Study of solar flux dependency of the winter anomaly in GPS TEC
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In literature, ionospheric winter anomaly refers to a higher daytime electron density (NmF2) at the F2 peak in winter than in summer that has a well-established mechanism for its formation. A number of researchers have extrapolated the same feature to total electron content (TEC) and have looked for a similar trend in TEC. The present work is a reassessment of the winter anomaly in TEC during different levels of solar flux. For this, we have analyzed TEC data for the period 2005–2012 using dual-frequency GPS receivers at three low-latitude and two mid-latitude stations in the Asian region. This period encompasses the declining and the lowest phase of solar cycle 23, and also the rising phase of solar cycle 24. The results of the study show that if the solar flux in a particular year is higher in winter (December) than in summer (June), only then the winter anomaly in TEC is observed. Thus, our research shows that the winter anomaly is not a consistent feature during all phases of solar activity at the chosen low as well as mid latitudes. If indeed a physical mechanism is responsible for the winter anomaly in TEC, then the anomaly must be observed during different phases of solar activity. To ascertain this, we have also studied the variation of solar-flux-independent TEC determined at a constant level of solar flux. While the semiannual oscillation in solar flux-independent TEC is a consistent feature, the winter anomaly is absent throughout the period 2005–2012. Hence, TEC is not a pertinent parameter to look for the winter anomaly.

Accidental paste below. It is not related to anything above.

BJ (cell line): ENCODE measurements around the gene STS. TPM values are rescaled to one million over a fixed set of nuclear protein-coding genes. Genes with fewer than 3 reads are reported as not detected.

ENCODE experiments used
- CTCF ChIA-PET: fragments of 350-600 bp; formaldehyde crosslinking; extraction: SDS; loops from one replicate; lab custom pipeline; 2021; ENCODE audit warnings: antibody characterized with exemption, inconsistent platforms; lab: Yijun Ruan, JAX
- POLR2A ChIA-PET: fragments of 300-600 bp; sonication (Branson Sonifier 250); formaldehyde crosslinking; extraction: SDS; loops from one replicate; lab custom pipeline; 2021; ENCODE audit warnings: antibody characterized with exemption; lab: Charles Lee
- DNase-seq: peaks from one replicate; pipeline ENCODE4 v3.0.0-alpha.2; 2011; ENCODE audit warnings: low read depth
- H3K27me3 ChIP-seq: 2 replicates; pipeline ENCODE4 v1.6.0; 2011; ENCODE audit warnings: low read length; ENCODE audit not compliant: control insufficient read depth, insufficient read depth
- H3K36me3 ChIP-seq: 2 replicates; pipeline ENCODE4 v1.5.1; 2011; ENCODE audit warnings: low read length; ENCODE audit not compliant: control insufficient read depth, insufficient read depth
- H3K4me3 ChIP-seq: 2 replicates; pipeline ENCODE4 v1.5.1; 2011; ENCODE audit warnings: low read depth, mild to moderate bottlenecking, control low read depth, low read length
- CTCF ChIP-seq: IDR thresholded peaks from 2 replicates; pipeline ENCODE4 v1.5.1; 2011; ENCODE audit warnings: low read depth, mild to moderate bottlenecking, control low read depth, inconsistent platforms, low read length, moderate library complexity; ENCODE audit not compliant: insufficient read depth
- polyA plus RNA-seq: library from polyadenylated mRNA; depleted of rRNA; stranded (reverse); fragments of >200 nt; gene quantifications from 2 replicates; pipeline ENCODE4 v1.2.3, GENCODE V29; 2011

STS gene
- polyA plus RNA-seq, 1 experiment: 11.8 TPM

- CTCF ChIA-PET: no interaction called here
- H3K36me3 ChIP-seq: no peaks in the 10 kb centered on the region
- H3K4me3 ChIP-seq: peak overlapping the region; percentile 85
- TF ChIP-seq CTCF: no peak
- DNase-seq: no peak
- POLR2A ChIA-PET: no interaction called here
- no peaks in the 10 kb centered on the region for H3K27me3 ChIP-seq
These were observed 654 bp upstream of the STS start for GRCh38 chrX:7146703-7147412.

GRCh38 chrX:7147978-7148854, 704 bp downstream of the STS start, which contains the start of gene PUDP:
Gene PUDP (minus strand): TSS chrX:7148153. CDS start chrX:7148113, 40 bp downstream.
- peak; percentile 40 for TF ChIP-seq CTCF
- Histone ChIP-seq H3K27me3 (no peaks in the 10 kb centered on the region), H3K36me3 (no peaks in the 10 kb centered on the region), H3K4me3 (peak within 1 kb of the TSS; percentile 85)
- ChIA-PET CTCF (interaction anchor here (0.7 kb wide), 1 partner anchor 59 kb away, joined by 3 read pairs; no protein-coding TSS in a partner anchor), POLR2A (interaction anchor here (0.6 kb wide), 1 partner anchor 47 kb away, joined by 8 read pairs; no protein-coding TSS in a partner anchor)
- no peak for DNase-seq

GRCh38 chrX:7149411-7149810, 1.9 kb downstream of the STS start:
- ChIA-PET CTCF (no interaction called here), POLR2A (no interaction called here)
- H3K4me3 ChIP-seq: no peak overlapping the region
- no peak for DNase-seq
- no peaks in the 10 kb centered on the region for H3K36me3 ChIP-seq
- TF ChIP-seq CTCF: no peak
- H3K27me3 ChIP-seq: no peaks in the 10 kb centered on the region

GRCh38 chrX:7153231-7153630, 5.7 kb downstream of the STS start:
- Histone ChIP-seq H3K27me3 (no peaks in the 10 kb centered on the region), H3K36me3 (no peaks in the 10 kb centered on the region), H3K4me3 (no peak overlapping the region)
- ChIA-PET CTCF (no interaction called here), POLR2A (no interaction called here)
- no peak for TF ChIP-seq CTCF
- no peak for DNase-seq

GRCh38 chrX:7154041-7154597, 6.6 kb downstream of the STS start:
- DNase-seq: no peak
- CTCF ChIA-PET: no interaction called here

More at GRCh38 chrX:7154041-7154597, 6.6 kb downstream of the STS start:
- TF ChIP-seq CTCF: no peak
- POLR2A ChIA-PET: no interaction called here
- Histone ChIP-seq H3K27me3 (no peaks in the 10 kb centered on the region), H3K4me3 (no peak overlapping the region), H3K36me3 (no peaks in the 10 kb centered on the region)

KeywordsGlobal positioning system (GPS) Total electron content (TEC) Winter anomaly Low-latitude ionosphere Mid-latitude ionosphere
This work is supported from research grant received from the Council of Scientific and Industrial Research (CSIR), New Delhi, India under Emeritus Scientist Scheme (Sanction number 21(954)/13/EMR-II).
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